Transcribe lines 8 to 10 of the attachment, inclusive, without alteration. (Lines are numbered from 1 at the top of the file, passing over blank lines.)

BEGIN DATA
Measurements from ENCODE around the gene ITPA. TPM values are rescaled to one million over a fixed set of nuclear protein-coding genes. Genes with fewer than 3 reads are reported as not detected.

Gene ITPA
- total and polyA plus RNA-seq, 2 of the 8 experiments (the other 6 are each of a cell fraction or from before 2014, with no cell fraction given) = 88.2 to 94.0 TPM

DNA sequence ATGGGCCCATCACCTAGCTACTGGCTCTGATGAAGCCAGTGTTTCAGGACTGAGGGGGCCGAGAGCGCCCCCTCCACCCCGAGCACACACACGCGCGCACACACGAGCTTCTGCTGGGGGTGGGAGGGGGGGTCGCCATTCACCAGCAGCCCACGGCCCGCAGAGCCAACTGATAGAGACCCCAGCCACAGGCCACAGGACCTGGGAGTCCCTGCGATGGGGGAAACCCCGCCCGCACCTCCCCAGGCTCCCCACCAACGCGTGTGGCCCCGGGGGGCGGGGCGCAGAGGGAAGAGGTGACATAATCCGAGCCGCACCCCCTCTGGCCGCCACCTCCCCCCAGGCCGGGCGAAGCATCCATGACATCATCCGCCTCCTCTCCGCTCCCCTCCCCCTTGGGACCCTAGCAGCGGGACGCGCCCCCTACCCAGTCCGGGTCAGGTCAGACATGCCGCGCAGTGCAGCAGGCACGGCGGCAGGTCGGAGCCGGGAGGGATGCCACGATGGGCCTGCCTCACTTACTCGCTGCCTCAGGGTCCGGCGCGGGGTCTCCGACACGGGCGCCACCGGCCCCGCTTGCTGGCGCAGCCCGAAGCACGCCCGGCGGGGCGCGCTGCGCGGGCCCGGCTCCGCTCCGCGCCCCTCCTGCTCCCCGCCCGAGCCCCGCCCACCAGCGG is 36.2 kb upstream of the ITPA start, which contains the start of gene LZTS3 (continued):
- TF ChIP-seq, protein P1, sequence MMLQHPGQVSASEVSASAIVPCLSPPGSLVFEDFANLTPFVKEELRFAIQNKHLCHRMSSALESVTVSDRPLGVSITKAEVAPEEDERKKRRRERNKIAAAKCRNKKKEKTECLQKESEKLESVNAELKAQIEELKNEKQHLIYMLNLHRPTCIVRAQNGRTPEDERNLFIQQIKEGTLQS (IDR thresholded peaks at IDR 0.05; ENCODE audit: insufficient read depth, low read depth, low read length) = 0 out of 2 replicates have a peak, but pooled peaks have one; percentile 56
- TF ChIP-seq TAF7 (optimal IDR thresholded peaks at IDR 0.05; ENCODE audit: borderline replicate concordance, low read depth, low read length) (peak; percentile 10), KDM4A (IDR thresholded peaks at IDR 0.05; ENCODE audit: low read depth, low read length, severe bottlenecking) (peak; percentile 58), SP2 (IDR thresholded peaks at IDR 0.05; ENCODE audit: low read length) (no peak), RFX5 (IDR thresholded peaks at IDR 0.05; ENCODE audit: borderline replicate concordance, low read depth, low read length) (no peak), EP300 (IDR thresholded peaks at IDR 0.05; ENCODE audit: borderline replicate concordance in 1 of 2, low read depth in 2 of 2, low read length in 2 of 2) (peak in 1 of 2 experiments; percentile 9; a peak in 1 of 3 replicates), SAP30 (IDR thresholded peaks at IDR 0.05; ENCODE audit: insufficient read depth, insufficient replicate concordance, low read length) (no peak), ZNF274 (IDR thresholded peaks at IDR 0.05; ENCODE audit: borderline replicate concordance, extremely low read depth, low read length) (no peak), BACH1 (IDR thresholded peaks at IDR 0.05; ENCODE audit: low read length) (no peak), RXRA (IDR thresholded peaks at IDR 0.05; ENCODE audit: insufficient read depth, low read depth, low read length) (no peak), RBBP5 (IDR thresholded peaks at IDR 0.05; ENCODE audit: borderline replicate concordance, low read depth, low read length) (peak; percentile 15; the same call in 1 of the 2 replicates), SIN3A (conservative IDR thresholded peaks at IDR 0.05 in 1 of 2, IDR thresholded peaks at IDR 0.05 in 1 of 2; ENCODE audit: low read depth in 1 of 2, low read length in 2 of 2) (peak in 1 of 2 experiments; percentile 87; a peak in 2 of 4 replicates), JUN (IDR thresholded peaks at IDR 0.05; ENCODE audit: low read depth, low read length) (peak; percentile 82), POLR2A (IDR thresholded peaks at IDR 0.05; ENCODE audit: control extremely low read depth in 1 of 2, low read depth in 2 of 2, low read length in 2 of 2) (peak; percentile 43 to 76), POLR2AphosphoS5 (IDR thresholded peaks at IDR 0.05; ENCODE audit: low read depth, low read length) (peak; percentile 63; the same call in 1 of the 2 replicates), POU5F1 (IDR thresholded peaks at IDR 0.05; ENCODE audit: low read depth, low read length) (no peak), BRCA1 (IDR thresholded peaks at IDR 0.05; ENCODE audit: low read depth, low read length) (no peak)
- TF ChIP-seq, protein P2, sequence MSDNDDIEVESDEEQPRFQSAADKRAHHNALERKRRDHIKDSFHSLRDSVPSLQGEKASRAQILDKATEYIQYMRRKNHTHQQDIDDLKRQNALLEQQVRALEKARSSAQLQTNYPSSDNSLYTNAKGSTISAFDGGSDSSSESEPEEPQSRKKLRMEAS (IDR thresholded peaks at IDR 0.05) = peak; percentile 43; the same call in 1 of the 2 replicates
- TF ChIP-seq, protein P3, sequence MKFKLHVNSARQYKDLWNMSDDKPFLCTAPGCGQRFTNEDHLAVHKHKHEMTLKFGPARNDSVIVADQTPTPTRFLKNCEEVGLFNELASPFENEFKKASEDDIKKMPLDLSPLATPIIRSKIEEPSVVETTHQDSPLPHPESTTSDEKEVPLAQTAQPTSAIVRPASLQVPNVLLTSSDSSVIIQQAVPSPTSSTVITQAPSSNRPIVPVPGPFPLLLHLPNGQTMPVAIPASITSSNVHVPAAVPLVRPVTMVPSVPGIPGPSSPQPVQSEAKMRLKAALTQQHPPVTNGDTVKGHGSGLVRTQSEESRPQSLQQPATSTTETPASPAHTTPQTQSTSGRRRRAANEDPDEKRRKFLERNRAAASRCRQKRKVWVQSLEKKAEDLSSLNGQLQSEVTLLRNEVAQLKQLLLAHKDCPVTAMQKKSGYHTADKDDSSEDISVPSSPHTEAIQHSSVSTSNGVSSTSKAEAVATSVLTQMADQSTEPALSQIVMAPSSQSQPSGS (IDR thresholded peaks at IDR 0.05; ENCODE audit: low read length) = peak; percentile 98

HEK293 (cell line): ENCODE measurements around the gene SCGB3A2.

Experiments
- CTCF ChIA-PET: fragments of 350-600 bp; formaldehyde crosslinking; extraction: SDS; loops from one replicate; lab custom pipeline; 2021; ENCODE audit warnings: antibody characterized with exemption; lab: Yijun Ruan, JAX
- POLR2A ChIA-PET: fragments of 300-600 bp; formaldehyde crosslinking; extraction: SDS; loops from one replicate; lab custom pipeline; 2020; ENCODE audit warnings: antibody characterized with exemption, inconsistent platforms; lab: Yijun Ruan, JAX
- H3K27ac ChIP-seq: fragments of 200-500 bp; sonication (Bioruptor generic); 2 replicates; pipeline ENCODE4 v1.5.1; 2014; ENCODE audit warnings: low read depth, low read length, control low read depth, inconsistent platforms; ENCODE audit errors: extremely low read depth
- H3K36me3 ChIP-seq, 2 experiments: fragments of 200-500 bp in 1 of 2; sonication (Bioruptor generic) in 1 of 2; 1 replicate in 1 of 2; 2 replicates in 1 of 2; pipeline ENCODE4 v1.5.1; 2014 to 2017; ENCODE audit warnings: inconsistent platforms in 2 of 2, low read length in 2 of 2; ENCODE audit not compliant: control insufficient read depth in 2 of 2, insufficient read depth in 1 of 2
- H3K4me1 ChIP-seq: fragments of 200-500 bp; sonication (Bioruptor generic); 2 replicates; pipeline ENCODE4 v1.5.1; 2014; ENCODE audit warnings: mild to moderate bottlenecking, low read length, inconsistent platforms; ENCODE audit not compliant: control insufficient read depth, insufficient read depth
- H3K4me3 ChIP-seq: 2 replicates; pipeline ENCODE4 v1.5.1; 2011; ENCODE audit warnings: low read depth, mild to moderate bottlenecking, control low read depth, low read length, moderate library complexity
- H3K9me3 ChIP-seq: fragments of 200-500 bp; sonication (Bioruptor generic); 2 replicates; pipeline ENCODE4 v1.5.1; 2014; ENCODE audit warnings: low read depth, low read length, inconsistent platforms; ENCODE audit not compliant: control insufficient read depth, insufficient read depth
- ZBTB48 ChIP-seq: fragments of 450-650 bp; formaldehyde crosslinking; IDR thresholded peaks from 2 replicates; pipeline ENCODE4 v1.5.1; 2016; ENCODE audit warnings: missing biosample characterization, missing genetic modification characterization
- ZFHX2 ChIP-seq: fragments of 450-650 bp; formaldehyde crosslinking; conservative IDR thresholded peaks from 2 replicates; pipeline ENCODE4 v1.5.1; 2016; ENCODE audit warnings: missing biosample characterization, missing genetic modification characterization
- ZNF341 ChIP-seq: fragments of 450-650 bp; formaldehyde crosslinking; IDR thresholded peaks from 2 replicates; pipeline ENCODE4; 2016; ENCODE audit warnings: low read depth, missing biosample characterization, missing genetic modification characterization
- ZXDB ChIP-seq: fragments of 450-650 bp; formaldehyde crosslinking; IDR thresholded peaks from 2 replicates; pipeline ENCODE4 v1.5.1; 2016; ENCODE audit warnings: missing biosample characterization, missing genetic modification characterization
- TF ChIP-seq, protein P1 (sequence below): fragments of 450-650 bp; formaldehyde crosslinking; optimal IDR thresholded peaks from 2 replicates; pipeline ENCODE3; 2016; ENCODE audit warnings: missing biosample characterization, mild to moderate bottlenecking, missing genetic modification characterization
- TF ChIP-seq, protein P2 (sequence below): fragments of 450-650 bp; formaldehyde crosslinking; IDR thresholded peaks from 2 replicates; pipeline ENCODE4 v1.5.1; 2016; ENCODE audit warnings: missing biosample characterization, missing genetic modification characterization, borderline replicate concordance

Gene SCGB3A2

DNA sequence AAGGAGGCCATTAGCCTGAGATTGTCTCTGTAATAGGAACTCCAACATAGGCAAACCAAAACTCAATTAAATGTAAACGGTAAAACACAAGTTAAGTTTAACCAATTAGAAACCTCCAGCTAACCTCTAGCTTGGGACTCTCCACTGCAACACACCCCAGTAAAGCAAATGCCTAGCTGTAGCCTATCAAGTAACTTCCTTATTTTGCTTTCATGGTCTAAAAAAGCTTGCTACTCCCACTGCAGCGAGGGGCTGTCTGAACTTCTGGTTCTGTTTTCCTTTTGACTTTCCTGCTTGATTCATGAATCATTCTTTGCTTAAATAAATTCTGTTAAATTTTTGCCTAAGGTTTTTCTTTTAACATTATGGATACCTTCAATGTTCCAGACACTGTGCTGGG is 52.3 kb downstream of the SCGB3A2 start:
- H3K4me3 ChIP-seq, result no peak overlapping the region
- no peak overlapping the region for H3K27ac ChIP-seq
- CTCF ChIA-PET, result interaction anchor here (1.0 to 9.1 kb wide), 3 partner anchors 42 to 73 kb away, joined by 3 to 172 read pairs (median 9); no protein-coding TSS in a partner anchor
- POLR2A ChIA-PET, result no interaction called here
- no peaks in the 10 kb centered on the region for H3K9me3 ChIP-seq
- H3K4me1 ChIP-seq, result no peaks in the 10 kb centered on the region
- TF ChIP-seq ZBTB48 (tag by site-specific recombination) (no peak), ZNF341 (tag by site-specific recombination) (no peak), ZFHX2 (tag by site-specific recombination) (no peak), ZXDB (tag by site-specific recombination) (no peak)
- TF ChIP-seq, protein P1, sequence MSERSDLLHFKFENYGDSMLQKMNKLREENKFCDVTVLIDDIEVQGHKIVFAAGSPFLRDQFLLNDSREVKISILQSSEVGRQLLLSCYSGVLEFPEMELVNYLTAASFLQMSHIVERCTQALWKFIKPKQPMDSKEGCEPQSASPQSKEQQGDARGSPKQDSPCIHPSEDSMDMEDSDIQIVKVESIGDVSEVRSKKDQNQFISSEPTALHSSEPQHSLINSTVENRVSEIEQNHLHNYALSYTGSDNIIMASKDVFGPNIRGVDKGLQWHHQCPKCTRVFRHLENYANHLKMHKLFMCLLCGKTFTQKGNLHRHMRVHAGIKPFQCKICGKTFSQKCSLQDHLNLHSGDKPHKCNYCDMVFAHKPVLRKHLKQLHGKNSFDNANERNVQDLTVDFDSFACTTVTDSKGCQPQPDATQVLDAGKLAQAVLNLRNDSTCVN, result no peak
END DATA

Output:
- TF ChIP-seq, protein P3, sequence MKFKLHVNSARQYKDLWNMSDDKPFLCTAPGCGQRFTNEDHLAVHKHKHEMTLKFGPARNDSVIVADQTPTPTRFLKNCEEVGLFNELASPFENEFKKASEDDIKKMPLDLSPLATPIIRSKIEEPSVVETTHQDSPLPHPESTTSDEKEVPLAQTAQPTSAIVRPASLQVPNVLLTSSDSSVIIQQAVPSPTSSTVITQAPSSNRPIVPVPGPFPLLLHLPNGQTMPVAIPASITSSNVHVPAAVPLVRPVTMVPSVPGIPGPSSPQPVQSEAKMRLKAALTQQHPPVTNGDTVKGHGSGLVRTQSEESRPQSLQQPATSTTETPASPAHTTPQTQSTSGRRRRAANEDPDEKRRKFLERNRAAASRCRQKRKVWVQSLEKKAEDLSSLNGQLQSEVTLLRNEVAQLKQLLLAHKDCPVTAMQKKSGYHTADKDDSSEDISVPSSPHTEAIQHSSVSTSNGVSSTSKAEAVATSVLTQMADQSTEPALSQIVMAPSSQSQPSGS (IDR thresholded peaks at IDR 0.05; ENCODE audit: low read length) = peak; percentile 98

HEK293 (cell line): ENCODE measurements around the gene SCGB3A2.

Experiments